Ahead of Babylon Radio’s upcoming event night at The Cobblestone, I was fortunate enough to sit down for an interview with Aron D, a.k.a. Aron Debrecen, one of the gigs headliners. An all too humble musician from Hungary, Aron is keen to re-enter Dublin’s music scene in a big way after the shake-ups Covid has caused for his industry.
Aron, how would you describe your music? What are your influences?
Aron: In short, probably indie-folk with an earth sound…my main influences are Damien Rice, José González, Eliott Smith, Radio head, they all inspired me to get into this. My first major inspiration was Damien Rice and his O album. I was thirteen when I first listened to it and it just clicked in and hooked up in a minute. After that the Veneer album by José González. I just found that all of these records, while still the same genre of indie-folk, they sounded unique to me. I found something in them that I didn’t find in other artists and thought ‘okay, this is the direction I want to take’.
Do you have a favourite piece that you’ve done?
A: I’m really critical of myself, to be honest, but if I had to pick one I’d go for Beneath the Sun. It’s the second track of my latest release. The only reason I picked this was because in terms of sound, that’s the one where I’ve come closest to finding myself as an artist. Writing and creating music, it’s all about the development.
I remember the first songs I wrote and they were terrible, but the more practice you get and the more inspiration you take in from other artists, the better you get. Beneath the Sun best expresses who I’m trying to be as an artist, what I’m trying to sound like as an artist. Indie-folk, but without trying to copy anybody else, instead trying to make my own way. Obviously, influences are important, but I think an artist should look for their own unique sound.
Hopefully, I’ll be satisfied with my music one day [laughs]. Or maybe not, but I’ll keep pushing which gives me drive.
You want to carve out your own identity?
A: Exactly. I try to go my own way in every imaginable sense.
And how long have you been performing?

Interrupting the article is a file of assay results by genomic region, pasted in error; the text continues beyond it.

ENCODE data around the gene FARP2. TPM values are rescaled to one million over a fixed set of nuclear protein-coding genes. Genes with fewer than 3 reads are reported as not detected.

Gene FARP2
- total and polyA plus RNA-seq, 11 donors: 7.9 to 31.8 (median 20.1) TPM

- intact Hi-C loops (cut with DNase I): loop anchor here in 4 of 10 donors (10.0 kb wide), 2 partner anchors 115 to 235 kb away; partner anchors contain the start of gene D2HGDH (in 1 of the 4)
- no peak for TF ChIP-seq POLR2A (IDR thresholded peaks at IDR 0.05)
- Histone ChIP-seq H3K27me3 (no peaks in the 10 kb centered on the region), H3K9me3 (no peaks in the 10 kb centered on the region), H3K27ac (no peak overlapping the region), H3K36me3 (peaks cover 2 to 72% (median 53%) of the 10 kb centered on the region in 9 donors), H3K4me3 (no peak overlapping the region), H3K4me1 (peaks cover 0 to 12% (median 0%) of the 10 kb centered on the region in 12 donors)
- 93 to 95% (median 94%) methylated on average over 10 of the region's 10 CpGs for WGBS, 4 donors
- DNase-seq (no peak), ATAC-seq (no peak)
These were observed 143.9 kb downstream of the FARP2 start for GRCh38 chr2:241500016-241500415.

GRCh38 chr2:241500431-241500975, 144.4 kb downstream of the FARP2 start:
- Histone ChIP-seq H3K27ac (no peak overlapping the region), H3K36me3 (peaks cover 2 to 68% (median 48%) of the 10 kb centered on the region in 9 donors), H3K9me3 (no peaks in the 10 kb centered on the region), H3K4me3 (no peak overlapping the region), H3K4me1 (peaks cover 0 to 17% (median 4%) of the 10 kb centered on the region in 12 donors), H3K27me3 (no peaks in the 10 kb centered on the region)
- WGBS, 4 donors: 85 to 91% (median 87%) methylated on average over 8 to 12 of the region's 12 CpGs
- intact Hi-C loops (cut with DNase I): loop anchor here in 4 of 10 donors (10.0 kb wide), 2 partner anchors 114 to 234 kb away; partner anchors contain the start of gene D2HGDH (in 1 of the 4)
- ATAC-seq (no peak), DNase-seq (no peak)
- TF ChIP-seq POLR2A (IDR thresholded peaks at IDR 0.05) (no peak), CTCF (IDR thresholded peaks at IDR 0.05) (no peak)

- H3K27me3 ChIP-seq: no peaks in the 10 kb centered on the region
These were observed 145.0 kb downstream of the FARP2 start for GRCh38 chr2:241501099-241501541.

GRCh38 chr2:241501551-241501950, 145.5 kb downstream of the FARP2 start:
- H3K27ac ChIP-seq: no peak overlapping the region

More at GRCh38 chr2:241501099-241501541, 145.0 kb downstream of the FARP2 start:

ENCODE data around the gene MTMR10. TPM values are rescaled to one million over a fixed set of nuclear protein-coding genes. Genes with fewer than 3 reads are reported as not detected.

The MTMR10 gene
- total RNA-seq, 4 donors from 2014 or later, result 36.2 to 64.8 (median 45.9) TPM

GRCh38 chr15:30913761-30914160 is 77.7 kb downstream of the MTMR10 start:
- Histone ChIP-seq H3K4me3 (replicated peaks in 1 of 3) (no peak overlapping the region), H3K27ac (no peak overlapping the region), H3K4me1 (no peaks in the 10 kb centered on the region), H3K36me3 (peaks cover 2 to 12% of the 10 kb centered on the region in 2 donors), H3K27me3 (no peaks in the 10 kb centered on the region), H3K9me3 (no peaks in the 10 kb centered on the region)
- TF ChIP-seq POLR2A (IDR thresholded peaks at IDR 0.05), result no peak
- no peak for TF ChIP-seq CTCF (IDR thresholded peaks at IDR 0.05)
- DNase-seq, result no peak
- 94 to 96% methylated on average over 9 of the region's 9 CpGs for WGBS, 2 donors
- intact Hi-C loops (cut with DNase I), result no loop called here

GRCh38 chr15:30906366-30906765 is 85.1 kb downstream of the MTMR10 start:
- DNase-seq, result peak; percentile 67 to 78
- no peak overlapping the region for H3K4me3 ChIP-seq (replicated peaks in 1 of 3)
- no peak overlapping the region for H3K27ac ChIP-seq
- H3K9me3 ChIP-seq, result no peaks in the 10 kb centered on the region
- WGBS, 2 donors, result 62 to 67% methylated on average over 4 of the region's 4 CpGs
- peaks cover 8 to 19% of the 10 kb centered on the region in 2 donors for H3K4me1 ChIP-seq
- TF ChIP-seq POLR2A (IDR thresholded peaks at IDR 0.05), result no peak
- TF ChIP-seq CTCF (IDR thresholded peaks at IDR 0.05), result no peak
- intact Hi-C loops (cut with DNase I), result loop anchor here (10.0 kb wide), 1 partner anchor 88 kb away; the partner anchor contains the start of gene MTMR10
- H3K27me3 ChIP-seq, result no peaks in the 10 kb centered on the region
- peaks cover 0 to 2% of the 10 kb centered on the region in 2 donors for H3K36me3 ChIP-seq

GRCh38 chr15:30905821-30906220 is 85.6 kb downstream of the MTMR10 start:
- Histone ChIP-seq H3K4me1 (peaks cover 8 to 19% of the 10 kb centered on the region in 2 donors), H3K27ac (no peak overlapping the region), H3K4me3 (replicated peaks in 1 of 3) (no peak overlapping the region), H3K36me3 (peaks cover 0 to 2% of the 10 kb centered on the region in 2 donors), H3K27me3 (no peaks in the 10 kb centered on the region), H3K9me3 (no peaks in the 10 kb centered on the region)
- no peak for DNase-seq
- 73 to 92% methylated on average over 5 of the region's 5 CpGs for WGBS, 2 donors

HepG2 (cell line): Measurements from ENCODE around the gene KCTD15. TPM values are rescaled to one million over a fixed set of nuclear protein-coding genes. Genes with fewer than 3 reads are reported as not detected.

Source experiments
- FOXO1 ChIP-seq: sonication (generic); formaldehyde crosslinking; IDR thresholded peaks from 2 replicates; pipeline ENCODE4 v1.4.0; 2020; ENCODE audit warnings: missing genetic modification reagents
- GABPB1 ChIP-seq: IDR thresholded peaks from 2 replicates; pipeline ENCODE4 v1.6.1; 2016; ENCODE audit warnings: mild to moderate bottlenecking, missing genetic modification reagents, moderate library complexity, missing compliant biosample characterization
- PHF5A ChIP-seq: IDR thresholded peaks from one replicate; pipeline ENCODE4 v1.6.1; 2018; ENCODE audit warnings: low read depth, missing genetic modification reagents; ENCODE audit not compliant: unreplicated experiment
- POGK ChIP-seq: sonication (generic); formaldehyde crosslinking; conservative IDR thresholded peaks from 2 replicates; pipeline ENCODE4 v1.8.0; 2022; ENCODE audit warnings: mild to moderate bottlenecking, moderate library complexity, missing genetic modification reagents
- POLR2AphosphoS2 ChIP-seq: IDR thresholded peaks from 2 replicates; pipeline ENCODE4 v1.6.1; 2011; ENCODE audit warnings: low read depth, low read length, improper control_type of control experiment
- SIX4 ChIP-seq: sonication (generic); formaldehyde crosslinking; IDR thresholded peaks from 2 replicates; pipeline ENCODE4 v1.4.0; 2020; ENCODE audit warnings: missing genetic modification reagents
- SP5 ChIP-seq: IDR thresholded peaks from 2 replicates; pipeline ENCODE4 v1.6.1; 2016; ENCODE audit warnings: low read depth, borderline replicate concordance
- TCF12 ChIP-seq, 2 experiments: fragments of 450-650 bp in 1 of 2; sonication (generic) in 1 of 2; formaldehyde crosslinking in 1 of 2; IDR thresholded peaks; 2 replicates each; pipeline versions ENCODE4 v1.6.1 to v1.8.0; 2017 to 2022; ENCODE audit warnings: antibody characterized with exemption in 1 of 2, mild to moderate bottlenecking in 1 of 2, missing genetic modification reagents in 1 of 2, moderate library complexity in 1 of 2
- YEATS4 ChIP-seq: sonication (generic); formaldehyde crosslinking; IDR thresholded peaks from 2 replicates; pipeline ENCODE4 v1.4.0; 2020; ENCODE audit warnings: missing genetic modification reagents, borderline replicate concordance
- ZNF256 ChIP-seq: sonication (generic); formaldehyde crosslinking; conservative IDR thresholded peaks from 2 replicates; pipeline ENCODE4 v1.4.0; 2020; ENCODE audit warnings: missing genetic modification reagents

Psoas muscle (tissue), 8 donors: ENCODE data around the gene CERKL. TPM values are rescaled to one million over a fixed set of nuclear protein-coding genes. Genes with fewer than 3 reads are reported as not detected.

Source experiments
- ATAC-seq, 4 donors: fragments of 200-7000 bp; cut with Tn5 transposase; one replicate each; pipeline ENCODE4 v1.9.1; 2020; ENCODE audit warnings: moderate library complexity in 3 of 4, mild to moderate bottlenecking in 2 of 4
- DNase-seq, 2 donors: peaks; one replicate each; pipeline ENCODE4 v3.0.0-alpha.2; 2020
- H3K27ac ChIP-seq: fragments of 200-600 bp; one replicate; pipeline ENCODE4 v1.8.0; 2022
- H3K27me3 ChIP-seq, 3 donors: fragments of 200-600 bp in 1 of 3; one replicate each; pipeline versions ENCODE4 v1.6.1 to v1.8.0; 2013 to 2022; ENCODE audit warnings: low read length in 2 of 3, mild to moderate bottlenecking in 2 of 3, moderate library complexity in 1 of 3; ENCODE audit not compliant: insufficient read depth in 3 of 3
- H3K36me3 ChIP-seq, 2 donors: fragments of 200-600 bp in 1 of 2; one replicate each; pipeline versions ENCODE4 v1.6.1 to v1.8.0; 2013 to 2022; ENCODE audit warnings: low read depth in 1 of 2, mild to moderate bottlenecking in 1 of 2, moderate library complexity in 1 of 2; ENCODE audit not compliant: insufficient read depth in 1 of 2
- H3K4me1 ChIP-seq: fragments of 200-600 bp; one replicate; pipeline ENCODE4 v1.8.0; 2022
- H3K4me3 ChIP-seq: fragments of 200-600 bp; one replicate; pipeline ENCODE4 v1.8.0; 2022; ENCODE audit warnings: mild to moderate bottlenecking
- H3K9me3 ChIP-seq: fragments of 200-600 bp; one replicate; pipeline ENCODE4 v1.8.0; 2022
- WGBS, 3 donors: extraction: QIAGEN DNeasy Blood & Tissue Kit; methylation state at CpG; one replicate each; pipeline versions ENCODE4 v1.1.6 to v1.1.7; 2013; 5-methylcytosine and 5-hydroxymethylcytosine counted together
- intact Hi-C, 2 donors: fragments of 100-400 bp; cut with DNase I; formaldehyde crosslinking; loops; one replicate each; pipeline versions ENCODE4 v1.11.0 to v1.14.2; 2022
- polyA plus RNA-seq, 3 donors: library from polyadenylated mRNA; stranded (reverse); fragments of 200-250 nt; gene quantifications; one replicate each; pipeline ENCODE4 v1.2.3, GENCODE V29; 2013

A: I started playing music live about ten years ago back at home. We’d mostly play covers, do a couple of venues, but it wasn’t that serious. I started studying songwriting in London in 2016. That was when I got really serious about this and thought ‘okay, I want to go for this’.
I do it because I love doing it. It’s not about the career, it’s a part of my life. Whatever I experience I just write it down, I try to riff on everything… I want to play as many gigs as possible. It’s not just about recording and releasing records, but also about performing live. Connecting to other people. That’s the beauty of it.
Where would you like this to take you?
A: The future is way too unpredictable, [laughs]. I would definitely keep writing as part of my everyday life, as my routine. Obviously it would be great to grow a fanbase, maybe sell out a few gigs around Dublin. But if it didn’t happen I’d be fine. If it takes off I’d consider that a bonus. Like I said, I’m doing this because I’m passionate about it. I love writing songs, I love telling people my stories. Music has always been a kind of magic to me, it colours everything I do.
Do you see yourself as a storyteller?
A: Yes, definitely. That’s the thing, it’s not just music but lyrics as well. Writing is like a mixture of music and poetry. I like to make my lyrics as poetic as possible. I like to make the music for the lyrics, and hope they mesh together well. Yeah, it’s storytelling altogether. That’s the point of writing music – saying something. Saying something that they’ve already heard in a different way, or saying something new that they need to hear about in life.